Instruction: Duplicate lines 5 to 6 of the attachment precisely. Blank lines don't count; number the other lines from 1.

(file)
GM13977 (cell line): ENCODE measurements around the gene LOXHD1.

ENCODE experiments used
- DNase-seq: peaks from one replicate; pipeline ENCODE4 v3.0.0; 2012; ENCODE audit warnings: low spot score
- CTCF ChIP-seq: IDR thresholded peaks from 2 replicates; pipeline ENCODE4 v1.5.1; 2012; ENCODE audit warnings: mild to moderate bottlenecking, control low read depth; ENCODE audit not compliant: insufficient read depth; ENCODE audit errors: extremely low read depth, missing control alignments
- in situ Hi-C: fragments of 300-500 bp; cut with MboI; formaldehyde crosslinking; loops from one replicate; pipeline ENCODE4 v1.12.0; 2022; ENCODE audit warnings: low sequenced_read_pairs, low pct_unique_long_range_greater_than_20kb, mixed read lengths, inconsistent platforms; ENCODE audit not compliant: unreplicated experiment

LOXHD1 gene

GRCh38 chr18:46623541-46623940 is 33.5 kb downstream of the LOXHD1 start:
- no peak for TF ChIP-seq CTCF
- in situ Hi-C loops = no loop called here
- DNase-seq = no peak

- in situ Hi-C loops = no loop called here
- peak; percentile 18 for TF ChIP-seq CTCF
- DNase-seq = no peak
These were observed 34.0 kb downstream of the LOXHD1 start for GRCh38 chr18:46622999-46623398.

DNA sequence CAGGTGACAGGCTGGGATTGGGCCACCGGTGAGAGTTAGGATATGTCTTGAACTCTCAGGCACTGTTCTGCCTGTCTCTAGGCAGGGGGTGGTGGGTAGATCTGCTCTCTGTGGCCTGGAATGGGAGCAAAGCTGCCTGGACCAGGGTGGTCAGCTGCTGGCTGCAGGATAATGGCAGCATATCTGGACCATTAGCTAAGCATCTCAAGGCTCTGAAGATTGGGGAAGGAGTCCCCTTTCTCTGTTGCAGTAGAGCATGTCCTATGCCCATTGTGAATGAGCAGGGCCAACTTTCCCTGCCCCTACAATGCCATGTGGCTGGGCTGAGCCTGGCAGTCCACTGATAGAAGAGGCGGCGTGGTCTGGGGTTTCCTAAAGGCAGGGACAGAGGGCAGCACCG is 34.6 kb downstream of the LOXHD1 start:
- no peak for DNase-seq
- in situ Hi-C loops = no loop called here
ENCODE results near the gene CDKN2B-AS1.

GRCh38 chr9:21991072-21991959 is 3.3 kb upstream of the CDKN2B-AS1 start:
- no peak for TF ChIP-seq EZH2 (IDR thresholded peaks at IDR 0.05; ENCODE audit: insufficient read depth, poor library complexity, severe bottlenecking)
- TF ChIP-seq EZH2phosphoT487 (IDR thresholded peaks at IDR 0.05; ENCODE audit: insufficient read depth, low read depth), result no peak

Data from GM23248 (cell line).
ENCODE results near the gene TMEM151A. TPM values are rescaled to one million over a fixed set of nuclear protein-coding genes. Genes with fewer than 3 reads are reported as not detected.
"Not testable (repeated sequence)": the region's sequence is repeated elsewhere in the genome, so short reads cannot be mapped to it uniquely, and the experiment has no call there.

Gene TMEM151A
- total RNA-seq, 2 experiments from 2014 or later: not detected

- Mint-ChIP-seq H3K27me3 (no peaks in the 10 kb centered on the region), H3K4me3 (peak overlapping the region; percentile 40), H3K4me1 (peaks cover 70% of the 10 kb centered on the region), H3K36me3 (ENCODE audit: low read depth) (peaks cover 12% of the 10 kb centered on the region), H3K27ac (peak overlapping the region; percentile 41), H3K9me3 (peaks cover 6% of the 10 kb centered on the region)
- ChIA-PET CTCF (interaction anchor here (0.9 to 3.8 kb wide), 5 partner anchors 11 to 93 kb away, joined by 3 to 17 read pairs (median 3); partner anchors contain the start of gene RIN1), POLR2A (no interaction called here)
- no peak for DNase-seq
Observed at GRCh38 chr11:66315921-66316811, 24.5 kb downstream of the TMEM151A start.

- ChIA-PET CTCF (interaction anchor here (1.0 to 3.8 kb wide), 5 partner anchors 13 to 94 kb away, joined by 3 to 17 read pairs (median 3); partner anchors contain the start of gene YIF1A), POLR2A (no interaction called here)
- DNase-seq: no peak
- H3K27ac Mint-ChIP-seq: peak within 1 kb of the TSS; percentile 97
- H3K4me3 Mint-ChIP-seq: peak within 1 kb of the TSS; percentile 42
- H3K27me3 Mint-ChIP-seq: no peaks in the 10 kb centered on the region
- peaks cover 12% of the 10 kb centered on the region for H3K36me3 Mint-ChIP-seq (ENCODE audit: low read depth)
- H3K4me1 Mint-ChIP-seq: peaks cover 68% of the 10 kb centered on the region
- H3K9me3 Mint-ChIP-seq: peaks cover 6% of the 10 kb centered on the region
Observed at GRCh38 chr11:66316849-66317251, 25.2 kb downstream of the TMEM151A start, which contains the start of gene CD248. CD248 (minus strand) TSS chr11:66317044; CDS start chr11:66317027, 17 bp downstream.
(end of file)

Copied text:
- in situ Hi-C: fragments of 300-500 bp; cut with MboI; formaldehyde crosslinking; loops from one replicate; pipeline ENCODE4 v1.12.0; 2022; ENCODE audit warnings: low sequenced_read_pairs, low pct_unique_long_range_greater_than_20kb, mixed read lengths, inconsistent platforms; ENCODE audit not compliant: unreplicated experiment

LOXHD1 gene